How to cover a door window.

Plans for the ongoing renovation project at my workplace include new doors for the offices. The construction crew finished installing the doors last week. Now my heavy, dark, 70’s-ass door is history, and in its place hangs a sleek, pale, Scandinavianesque door, outfitted with… a huge, clear window.

Plus: The new door looks great!

Plus-Minus: The new door looks great, but it doesn’t block out sound when it’s closed. (In fact, it seems to amplify sound.)

Minus: Because of the big window, there’s no privacy when the door is closed.

Like when I close the door because I’m trying to concentrate on a project.

Or when I close the door because I’m taking a lunch break and wish to hide.

Or when I close the door because I’m changing my clothes after working out.

The window is so large, it’s almost like having a dutch door with the top half open all the time.

Understand, this really isn’t an issue. I love the new door in all of its contemporary splendor, and its downsides mostly don’t matter because I keep the door wide open at least 95% of the time.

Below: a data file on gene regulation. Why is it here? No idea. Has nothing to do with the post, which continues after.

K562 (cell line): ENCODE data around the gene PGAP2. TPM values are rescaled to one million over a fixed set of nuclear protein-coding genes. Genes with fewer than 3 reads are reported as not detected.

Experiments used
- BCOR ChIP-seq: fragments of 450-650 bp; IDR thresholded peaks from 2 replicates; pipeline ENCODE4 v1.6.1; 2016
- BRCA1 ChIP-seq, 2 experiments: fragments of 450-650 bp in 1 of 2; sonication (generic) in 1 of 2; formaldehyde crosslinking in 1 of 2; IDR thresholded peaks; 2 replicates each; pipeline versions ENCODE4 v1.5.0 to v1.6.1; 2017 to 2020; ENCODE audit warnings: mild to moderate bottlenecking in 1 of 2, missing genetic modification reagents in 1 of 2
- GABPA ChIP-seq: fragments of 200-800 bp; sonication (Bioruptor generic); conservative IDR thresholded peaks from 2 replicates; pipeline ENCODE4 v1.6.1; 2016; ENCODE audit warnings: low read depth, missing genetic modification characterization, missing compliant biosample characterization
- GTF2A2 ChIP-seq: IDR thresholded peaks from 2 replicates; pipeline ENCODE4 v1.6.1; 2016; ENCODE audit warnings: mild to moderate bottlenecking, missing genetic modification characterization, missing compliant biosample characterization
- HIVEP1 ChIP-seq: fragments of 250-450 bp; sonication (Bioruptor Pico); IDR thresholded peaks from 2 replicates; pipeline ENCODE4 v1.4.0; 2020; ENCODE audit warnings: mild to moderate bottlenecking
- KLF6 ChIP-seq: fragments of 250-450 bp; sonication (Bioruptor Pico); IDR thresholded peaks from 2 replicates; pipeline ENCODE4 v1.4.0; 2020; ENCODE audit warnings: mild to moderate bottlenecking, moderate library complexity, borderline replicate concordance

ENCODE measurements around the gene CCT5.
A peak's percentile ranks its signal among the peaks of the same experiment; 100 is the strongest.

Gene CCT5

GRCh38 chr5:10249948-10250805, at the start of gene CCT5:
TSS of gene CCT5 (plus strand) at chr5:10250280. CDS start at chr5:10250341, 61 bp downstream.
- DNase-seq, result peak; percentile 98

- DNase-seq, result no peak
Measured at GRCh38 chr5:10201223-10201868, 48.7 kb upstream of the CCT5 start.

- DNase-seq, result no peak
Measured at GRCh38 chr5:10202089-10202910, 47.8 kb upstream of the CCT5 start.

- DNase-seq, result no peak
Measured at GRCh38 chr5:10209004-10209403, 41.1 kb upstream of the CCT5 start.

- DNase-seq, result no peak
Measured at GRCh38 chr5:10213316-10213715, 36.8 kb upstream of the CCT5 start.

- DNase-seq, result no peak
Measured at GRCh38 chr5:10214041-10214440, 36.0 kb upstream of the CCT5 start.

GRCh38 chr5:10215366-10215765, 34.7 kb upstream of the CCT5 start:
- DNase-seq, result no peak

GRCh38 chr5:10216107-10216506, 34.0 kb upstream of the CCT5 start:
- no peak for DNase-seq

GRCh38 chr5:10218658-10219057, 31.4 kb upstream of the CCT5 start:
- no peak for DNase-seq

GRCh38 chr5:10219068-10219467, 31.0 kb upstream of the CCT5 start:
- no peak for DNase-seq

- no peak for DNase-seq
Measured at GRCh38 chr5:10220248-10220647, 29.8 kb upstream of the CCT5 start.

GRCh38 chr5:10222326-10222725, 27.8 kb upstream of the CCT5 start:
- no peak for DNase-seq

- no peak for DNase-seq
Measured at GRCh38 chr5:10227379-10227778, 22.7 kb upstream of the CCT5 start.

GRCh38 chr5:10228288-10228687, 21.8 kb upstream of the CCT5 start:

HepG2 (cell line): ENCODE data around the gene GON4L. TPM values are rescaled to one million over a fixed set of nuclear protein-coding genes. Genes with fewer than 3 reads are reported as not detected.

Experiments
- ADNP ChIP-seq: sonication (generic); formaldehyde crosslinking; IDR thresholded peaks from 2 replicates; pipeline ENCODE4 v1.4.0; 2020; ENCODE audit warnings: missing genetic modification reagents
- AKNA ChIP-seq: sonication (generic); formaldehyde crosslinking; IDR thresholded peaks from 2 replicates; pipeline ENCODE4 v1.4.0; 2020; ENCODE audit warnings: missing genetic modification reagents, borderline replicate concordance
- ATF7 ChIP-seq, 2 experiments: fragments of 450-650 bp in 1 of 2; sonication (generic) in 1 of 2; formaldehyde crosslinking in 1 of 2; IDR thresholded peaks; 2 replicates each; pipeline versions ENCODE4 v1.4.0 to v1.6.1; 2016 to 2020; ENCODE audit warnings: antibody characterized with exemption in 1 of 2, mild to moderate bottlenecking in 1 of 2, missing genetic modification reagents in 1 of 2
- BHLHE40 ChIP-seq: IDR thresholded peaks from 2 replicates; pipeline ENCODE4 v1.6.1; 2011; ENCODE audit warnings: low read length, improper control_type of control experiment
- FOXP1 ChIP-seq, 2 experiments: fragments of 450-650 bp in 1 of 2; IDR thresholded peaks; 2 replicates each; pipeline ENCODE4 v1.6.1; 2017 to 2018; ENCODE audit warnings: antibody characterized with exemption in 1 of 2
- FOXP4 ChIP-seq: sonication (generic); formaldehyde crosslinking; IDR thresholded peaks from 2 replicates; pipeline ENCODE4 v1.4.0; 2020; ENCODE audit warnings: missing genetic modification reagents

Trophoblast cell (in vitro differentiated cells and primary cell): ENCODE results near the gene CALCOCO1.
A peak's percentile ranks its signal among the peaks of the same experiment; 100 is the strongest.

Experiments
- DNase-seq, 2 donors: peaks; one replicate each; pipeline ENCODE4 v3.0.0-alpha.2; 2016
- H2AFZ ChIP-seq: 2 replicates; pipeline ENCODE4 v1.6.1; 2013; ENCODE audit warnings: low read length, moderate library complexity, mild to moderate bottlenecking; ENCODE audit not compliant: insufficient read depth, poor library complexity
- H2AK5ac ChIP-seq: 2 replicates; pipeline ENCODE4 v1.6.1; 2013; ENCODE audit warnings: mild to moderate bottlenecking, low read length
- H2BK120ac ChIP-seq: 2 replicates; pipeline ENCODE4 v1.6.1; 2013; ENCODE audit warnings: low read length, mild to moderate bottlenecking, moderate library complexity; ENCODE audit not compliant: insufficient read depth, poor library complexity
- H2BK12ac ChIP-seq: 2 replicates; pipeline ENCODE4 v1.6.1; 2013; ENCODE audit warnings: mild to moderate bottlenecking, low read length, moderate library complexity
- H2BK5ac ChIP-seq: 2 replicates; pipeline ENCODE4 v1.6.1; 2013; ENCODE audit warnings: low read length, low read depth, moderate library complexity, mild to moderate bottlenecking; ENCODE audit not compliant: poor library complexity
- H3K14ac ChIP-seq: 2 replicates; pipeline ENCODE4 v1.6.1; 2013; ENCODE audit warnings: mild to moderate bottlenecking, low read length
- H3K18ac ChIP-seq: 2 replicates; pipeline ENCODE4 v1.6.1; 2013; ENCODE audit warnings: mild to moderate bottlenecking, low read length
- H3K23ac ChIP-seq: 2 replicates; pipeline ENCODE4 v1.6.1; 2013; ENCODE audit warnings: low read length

Gorgeous new door all the way open in my office.

Gorgeous new door all the way open in my office.

 

When I do close it, though, it’s for a reason, right?

What the window does is it invites people to look in as they’re walking past. It actually draws the person’s attention toward the office interior, meaning at me because I’m right there in front of it. Invariably (human nature), I look up and make eye contact with the person. This sometimes leads to interaction, which defeats the purpose of closing the door.